Diving with the Ocean Sunfish or Mola Mola


Each year, between August and November, the Ocean Sunfish or Mola Mola come to the clean, clear waters off the East Coast of Bali near the island of Nusa Penida to be cleaned and groomed.

Diving with them gives you the adrenaline rush of diving with Great Whites in the Cape but without the protection of a cage. However, the danger comes not from the fish but from the sea itself.

These are volcanic islands, and the sea bed is often hundreds of metres below. The cleaner stations are in Crystal Bay and Manta Point, which are both subject to tidal fluctuations and unpredictable current changes, with vertical walls where the swirling currents can drag a diver down before he can react. To dive there at all you should always take an experienced guide. This is diving at its most unpredictable, and all the early diver training skills come into play. This is where things can go wrong and you have to be very aware of the dangers.

As always with diving, nobody can guarantee a sighting of anything in nature. In Mola Mola season the whole Balinese diving community is focused on the sightings. The sunfish don’t always come and only the best dive guides can predict with any certainty where they will be. Factors that play a role are tides, currents and of course the unpredictable whimsy of large marine animals.

The sea was rough, and we only kitted up once we had arrived at Nusa Penida. There we were given a full briefing on how to behave around the Mola Mola. I felt heavily over-weighted, as though I had an extra 5kg on my weight belt, and inflated my BC a little. Then I realized it was not weight, it was current, and the downward pull was so strong that I had to fin like hell just to stay in one place. At last we reached the cleaner station, and there he was, massive, primitive, his vestigial tail already being picked at by banner fish. Our first Mola Mola.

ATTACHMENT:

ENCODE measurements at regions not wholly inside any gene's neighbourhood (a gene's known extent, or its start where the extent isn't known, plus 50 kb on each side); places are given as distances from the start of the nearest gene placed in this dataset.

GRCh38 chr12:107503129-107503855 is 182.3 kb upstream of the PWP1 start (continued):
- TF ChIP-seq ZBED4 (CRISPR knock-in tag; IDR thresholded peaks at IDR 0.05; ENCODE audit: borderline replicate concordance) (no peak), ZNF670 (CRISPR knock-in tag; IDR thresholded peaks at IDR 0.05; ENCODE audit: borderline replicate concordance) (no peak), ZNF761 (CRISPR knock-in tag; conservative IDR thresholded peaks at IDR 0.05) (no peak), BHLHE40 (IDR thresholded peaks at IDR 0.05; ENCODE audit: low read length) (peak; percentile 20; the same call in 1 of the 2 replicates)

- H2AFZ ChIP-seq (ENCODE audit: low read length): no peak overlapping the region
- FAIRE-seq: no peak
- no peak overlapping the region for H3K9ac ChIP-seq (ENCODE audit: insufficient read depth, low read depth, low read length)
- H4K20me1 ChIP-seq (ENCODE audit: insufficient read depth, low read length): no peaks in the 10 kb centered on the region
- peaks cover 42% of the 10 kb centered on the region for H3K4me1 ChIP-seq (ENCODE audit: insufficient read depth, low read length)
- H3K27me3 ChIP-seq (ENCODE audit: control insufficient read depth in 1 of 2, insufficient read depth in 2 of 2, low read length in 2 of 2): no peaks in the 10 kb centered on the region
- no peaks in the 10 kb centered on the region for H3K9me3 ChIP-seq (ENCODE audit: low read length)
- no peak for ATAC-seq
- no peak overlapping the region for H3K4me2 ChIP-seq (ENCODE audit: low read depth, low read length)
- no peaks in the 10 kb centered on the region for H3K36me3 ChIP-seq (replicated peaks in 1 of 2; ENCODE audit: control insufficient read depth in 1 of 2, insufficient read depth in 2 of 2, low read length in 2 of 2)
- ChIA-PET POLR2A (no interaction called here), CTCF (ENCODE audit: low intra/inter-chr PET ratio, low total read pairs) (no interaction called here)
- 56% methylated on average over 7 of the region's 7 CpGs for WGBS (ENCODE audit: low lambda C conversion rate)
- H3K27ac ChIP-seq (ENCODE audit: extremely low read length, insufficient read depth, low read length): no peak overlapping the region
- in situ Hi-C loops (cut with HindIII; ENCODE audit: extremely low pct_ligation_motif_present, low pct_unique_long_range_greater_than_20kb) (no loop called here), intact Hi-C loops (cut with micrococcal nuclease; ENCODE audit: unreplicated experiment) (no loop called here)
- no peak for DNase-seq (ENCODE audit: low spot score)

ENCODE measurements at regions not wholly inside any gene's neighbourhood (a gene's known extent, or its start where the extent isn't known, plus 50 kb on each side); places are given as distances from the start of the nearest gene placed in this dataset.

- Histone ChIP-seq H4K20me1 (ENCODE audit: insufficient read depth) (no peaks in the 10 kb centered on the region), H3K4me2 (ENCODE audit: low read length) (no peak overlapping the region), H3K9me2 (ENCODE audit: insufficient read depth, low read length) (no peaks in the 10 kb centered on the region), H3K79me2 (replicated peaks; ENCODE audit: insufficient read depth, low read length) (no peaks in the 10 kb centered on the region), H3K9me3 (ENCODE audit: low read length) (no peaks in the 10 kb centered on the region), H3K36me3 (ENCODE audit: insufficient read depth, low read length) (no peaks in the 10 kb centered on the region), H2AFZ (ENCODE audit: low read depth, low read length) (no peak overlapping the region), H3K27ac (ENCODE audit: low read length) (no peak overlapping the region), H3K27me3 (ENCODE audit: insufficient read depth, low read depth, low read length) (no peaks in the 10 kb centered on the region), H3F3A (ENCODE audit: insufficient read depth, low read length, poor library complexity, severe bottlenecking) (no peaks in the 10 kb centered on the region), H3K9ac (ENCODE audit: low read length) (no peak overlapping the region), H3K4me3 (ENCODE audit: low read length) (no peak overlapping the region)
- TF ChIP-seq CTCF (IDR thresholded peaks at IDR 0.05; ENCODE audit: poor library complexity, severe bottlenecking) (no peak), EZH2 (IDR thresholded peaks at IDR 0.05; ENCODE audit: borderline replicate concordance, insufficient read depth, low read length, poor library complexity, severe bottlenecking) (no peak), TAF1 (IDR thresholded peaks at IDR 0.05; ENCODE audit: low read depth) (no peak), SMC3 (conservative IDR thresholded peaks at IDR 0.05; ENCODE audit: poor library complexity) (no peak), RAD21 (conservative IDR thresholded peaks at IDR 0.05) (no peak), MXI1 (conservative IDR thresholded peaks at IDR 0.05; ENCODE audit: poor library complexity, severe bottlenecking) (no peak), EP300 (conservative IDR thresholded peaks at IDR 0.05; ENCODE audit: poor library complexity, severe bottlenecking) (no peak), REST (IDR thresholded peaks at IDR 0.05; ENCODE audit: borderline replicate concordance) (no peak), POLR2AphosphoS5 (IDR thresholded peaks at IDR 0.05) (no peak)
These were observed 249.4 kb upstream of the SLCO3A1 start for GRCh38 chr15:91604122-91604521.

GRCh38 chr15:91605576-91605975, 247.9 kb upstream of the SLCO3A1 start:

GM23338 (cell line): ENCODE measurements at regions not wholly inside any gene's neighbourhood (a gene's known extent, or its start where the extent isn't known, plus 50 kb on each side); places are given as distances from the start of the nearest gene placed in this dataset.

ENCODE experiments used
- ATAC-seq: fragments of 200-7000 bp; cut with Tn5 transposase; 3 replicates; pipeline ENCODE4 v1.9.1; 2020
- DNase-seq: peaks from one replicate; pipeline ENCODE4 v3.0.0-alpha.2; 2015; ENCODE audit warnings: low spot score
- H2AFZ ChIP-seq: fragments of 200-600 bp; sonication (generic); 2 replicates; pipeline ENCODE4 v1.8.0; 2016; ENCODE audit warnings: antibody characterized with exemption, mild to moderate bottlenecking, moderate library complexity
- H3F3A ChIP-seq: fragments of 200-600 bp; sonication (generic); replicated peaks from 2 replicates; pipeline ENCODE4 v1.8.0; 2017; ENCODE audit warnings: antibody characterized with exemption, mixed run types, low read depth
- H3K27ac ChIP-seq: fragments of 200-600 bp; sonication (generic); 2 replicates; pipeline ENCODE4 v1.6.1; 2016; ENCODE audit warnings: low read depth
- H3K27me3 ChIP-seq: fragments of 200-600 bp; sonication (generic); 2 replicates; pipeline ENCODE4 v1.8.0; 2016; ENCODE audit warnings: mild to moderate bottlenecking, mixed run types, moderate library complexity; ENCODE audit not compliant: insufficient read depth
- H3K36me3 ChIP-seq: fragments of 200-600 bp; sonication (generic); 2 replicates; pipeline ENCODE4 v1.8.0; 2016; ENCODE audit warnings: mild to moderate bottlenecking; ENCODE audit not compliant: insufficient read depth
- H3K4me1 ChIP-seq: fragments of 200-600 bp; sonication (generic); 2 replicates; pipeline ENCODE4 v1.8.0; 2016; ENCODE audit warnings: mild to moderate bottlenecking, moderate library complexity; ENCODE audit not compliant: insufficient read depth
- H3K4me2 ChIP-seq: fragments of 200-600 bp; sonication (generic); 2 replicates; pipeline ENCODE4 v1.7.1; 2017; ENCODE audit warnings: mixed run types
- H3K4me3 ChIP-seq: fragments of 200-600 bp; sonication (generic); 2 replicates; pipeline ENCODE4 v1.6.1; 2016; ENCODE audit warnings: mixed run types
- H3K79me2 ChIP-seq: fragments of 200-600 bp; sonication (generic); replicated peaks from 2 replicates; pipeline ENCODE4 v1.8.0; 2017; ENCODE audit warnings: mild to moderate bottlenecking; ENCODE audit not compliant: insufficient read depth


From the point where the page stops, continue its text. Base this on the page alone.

I slowly circled round the animal, filming as I went. Once I had reached the other side of him the cameras kicked in and the water was filled with photographers with their apertures wide open and their shutter speeds on slow… taking hundreds of pictures of this amazing creature.

He obligingly hung for 12 minutes while all around him the cameras went ballistic, bony mouth half open, hard round tongue visible, gulping and gasping with his huge round eyes staring into the deep, apparently oblivious of the divers all around him. The banner fish swarmed around him, picking off parasites, burrowing into wounds, sucking up the debris. Then he seemed to get bored, turned his back on us and with a leisurely flick of his fins, vanished into the distance.

In the days that followed we explored several more dive sites fruitlessly looking for another Sunfish, and our persistence was eventually rewarded.

We could not even enter Crystal Bay as the tide was low, the currents dangerously unpredictable, and Parman felt we should try Manta Point again; at least we could look at the pelagic mantas if nothing else.

This time we were alone, there were no other photographers, and we had no expectation of seeing anything, when suddenly out of the misty blue a Mola Mola arrived, totally unselfconscious, posing for photography… and then another arrived, also relaxed, ready for a grooming.